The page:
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Tinyfish - Tinyfish CD (album) cover




Crossover Prog

3.36 | 26 ratings

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Eclectic Prog Team
4 stars Folks noted my complete disappointment with Tinyfish's second work, and made a lot of comments to me to the effect of, "Well, Tinyfish must've changed then." Upon hearing the band's debut, I find it is indeed a completely different affair. This is a fine album- good progressive pop music without any of the pretentiousness. Not every track is a gem, but those that aren't consume very little time. And the centerpiece, "All Hands Lost," is a five star effort in and of itself. While my feelings about the band's second work haven't changed, I'm glad I didn't judge the group based on them, because this album is definitely worthy of attention. Check it out.

"Motorville" Following a strange spoken word introduction, Tinyfish explodes into action, kicking things off properly with a smooth and electrifying guitar solo. There are some tasty subtleties throughout, including gentle keyboards and some really cool light bass.

"Fly Like a Bird" Velvety guitar is the key instrument in this laidback song. It's a pretty good number, though not as ingenious as much of the other work.

"Nine Months on Fire" I adore the introduction to this, which is almost Oriental in a way, and then the band produces a fuller sound that's really interesting, especially with those strings in the background. It's a remarkably varied piece, with heavy hitting chords followed by more even passages. The smoky guitar work towards the conclusion is the gravy.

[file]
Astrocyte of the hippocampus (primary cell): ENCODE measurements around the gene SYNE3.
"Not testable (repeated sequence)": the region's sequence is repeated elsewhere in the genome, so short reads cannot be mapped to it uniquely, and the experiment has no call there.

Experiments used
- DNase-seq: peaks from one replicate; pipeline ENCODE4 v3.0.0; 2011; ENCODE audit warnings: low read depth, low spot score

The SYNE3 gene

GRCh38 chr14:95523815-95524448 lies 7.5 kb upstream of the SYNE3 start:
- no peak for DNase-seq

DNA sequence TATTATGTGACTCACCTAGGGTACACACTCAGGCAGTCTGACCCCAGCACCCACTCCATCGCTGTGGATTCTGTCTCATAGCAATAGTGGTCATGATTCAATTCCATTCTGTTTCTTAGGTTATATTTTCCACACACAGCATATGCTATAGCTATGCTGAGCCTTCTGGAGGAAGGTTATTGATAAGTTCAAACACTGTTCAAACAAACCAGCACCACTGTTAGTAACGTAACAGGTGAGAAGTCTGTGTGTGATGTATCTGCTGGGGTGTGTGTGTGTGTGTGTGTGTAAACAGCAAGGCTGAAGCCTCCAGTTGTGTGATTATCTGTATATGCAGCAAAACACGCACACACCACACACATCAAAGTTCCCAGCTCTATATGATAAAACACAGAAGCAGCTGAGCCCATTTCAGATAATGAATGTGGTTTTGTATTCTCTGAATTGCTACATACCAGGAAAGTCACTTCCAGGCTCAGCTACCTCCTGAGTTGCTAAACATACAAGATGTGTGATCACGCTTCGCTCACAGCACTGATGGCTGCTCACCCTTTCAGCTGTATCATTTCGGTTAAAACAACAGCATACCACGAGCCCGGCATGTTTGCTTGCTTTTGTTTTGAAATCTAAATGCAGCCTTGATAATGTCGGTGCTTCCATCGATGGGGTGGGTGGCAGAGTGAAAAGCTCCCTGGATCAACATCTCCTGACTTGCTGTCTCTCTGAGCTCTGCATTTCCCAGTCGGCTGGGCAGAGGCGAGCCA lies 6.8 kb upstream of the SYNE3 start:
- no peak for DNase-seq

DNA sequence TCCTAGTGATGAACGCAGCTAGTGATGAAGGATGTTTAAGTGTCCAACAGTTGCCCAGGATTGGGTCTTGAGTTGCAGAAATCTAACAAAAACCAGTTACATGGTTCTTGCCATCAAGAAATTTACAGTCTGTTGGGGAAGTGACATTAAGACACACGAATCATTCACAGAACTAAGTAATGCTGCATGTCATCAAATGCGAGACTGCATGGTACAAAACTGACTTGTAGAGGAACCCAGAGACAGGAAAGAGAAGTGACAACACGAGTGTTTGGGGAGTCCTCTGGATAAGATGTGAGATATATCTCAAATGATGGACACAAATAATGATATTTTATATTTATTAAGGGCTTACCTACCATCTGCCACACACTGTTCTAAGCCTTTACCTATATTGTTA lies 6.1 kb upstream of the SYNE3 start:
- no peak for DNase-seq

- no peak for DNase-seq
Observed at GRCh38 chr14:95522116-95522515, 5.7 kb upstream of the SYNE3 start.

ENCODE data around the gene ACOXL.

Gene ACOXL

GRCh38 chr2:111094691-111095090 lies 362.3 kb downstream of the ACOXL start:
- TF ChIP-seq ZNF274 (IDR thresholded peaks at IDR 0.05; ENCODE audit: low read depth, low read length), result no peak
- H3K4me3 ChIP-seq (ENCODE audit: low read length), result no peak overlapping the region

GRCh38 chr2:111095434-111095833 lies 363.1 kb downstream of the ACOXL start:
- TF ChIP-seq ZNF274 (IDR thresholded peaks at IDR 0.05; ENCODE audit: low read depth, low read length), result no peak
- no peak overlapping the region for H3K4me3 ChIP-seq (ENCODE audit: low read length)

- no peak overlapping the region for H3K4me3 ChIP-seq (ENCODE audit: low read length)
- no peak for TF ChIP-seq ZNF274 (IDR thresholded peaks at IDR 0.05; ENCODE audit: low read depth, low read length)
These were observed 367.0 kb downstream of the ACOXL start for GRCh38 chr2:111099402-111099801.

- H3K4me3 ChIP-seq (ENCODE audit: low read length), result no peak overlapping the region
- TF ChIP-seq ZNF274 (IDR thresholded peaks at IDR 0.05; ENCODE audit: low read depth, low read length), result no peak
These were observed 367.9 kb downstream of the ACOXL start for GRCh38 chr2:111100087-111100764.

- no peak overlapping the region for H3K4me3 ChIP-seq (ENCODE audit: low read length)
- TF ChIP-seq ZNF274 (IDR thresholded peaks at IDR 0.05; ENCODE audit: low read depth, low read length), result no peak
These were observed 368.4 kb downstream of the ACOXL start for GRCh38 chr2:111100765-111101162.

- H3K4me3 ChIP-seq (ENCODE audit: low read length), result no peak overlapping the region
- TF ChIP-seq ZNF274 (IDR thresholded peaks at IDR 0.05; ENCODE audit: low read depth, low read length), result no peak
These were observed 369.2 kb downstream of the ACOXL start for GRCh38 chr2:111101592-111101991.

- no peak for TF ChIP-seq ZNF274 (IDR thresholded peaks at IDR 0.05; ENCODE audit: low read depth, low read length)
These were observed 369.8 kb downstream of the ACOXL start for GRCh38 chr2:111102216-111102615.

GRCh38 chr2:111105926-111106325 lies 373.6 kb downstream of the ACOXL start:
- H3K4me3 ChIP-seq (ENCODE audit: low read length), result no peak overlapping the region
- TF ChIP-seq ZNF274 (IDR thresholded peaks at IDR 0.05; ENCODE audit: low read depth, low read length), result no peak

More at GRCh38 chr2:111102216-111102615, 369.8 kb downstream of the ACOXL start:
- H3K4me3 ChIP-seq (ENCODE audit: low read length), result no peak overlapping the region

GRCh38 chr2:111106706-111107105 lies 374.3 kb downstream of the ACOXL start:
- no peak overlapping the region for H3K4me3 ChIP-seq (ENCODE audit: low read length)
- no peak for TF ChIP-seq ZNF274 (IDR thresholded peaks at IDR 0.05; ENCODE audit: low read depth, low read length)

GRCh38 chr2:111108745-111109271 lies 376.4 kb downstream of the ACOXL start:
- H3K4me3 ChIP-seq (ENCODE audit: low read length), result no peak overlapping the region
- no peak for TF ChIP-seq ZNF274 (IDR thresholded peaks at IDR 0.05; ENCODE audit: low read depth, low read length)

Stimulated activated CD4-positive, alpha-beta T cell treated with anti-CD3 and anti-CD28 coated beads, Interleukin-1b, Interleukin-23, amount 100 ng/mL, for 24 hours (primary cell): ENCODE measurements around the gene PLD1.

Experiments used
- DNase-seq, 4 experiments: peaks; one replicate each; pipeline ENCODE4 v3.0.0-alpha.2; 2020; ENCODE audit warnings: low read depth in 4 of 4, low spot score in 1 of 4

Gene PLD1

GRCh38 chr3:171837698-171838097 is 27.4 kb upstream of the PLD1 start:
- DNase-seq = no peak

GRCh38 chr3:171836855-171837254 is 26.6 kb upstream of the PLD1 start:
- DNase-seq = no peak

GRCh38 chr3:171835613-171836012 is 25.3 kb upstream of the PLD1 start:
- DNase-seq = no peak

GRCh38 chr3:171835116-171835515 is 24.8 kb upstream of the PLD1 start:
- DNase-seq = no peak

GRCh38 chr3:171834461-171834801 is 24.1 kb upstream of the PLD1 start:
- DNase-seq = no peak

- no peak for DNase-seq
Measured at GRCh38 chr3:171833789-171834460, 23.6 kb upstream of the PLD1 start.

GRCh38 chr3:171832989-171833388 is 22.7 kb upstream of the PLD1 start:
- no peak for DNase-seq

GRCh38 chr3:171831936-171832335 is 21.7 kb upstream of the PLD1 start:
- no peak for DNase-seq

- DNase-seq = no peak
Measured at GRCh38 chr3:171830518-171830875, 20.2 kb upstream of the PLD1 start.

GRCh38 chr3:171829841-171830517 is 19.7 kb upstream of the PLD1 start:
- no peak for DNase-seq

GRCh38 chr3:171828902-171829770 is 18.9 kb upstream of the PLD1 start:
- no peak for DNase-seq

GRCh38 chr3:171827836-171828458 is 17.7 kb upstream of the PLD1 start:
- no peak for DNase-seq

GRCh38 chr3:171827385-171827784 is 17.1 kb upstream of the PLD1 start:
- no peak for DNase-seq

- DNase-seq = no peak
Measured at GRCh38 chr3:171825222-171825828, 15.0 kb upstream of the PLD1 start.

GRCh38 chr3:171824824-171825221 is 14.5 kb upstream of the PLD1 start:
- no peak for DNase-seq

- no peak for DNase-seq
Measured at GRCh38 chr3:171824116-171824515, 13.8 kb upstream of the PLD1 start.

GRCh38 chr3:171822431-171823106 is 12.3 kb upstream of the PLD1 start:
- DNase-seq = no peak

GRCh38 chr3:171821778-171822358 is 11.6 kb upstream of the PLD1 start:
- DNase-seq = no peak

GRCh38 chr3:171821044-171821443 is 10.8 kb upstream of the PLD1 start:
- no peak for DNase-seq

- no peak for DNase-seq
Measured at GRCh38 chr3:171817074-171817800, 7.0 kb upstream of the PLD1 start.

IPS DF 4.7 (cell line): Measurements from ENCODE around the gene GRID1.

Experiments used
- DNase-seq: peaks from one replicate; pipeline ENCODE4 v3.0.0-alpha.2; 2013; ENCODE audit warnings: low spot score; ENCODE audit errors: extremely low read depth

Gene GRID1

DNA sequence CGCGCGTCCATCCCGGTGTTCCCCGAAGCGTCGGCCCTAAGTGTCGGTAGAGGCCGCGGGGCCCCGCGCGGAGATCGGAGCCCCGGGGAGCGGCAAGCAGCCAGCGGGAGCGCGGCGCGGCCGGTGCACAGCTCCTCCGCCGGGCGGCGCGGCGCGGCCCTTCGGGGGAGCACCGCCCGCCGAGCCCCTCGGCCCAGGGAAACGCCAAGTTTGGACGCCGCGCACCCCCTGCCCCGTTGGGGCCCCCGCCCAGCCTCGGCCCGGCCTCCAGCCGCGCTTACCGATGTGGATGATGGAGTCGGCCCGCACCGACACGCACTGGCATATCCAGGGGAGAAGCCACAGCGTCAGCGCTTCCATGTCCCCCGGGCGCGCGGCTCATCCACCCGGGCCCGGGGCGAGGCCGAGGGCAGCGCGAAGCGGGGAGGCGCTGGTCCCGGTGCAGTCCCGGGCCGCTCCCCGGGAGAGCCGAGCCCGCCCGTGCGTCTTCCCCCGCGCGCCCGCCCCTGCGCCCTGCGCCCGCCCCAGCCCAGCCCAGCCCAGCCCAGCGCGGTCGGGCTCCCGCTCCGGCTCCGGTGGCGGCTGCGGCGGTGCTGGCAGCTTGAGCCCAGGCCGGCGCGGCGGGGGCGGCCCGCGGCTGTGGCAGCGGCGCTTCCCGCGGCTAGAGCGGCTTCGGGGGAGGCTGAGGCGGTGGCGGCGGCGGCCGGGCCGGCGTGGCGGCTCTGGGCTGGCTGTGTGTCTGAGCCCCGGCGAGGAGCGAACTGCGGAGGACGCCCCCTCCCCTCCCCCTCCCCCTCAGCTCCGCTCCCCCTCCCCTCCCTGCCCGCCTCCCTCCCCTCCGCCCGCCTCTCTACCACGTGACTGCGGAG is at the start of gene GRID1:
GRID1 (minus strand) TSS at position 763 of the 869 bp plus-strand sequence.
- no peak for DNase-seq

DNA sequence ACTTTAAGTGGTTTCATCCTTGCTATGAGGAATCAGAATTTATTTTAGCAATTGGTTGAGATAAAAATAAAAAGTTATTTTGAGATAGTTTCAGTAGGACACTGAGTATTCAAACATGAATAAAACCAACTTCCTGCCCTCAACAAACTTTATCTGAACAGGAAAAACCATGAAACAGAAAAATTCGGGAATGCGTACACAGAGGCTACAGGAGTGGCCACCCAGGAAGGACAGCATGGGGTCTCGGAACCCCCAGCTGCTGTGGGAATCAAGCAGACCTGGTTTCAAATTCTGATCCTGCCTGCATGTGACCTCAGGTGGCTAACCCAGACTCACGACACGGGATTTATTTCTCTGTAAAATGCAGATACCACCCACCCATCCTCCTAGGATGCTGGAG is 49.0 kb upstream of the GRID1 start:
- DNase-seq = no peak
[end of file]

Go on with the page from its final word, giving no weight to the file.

"Too High For Low Company" This song begins low key, with a nice vocal and soft-spoken clean guitar and some excellent bass. It is punctuated by grungy sections, however, and contains a strange bit of guitar (at least what I think is guitar) in the middle.

"All Of The People, All Of The Time" This terse track consists of a telephone call as spacey electronic music fades in (how's that for being on hold?). Though it's a bit corny, I give it points for including an excerpt from The Price is Right.

"Build Your Own Enemy" Having a slight Porcupine Tree sound (in the vein of the softer tracks on Lightbulb Sun), this song could have benefited from some more vocal harmonies I think, but regardless maintains my interest, keeping things steady with a deep bass and some light acoustic duty hanging out in the background.

"God Eat God" This short song, with its clever pun of a title, is not really to my liking, as it's more or less an unremarkable pop song, although it's certainly not unpleasant.

"Sundried" This change of pace has various strings and vocals- a real treat, I wish it were expanded upon.

"All Hands Lost" The highlight of the album begins with a charming guitar and bass- a striking introduction that piqued my interest immediately. It has a slight country tinge- one might be inclined to compare it to The Eagles. The whole song is awash with brilliance, from the powerful instrumental sections to the convincing vocal performances. It's a modern, hip track that takes no time at all to appreciate, yet will beg to be heard again and again.

"Tinyfish" So Tinyfish is a band, an album title, and a piece of music! This final work reminds me of "Brothers in Arms" by Dire Straits, especially with that gritty, bluesy electric guitar lead over the meditative, atmospheric background.

Epignosis | 4/5 |


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